indian cinema heritage foundation

Mahabharat : Epic Tamasha

20 Jan, 2023 | Archival Reproductions by Cinemaazi
Full dress strip tease for Padmini in "Mahabharat". An image from the original article.

Not a screen adaptation of the epic (the approach is strictly village tamasha) and far from literary, "Mahabharat" is one of those "tales retold for children" minus their charm.

Set in an idyllic world where love seems just platonic, where Draupadi's marriage to the five brothers is just another incident thrown in because it's in the book rather than for its thematic possibilities, where Duhsasana's attempt to undrape the heroine is as disappointing for the audience as it is for Duhsasana, the film mistakes self-righteousness for religion, trick effects for art, gaudy decor for period atmosphere.

In a typical idealise-at-any-cost bid, "Mahabharat" has borrowed the "Cowards die many times" quote from Shakespeare. For entertainment, there is the palace equivalent of the village idiot who's supposed to balance the idealism, but actually throws it out of gear.

There's Dara Singh indulging in a wrestling match at every turn in the story. Since generally the opponent wears an identical moustache the spectator can't pick any ringside favourites or hope to bet on the winner. The bouts have all the speed and grace of a steamroller, and if a fighter doesn't get clubbed on the head while taking his stance, it's only because his opponent is just as slow on his feet.

The battle scenes were as incoherent as the story and sometimes the combatants did stop talking long enough to let off a random arrow or take a swipe at the passing enemy soldier.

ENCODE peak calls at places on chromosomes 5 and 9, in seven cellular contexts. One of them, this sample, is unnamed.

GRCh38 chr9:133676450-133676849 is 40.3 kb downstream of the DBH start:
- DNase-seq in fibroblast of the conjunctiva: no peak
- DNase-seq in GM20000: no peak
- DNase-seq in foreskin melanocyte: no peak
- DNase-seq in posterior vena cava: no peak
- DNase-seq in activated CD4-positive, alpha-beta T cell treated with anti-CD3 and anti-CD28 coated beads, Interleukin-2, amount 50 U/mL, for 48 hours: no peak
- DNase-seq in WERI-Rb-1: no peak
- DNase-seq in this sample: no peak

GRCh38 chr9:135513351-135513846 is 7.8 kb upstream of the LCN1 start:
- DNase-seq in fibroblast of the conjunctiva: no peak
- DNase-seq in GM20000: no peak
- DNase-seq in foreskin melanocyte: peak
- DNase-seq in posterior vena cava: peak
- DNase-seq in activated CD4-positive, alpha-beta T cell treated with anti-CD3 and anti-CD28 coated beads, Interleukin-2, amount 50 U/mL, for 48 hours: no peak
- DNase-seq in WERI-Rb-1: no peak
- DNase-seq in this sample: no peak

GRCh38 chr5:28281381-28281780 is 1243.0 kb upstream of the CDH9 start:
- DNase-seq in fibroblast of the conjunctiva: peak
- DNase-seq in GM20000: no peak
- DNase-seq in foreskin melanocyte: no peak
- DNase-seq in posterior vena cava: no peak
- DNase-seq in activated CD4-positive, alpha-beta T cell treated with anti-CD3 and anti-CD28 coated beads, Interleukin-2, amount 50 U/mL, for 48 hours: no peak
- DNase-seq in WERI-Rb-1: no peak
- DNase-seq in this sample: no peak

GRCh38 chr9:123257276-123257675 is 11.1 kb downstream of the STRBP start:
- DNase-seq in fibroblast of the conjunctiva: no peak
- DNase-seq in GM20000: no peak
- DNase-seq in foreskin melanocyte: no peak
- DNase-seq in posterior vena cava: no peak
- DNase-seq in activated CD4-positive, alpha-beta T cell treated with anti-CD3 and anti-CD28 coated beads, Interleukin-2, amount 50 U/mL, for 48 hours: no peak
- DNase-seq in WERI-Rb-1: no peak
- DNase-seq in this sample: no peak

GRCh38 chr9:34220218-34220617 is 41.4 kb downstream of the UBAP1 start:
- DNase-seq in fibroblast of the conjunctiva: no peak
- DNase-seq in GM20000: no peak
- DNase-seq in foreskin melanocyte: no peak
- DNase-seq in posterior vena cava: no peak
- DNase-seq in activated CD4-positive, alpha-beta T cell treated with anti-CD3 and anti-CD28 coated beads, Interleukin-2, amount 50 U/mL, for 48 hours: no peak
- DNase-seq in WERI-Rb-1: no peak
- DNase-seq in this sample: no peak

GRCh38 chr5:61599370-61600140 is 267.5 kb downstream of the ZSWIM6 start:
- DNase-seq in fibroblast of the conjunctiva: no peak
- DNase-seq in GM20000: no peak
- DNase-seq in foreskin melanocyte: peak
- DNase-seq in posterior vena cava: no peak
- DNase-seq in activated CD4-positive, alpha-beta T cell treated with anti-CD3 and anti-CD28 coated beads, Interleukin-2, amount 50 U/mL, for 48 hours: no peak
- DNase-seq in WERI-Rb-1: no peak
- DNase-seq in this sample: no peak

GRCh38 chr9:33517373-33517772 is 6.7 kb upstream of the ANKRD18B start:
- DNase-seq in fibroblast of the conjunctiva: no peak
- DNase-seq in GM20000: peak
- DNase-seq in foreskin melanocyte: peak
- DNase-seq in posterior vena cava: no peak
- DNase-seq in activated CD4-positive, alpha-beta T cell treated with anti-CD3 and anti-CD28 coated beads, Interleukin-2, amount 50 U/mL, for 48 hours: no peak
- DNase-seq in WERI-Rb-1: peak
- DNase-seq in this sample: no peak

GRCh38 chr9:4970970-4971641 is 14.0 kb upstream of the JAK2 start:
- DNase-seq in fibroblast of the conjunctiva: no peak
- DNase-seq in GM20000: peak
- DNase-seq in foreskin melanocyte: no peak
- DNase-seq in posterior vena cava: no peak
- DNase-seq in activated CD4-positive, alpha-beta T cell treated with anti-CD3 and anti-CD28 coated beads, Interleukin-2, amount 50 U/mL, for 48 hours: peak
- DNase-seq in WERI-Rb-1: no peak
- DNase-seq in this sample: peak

"Mahabharat" could have done better had it concentrated on the human element instead of being fascinated by its own trick effects, (Once you are shown a dance on television –or something very like it). The story could have been interesting had there been a story, instead of a string of episodes. Dara Singh's interlude with Hanuman was just that - an interlude. His long, long attempt to raise Hanuman's tail should leave even a weight lifter yawning.

The dialogue often becomes a guessing game, the camera focussing on an entire group, leaving you searching for the speaker. And since most of the film is just dialogue, most of the time you are kept guessing.

Of the characters the only ones who seem human are Padmini (a somewhat shrewish Draupadi) and Achala Sachdev.

Nothing that can make the traditional maiden aunt raise he virtuous eyebrows. Entertainment which the entire family will find equally dull.


This article was published in Filmfare magazine’s 17 September, 1965  edition as a part of 'Filmfare Reviews' of the film "Mahabharat" (1965).

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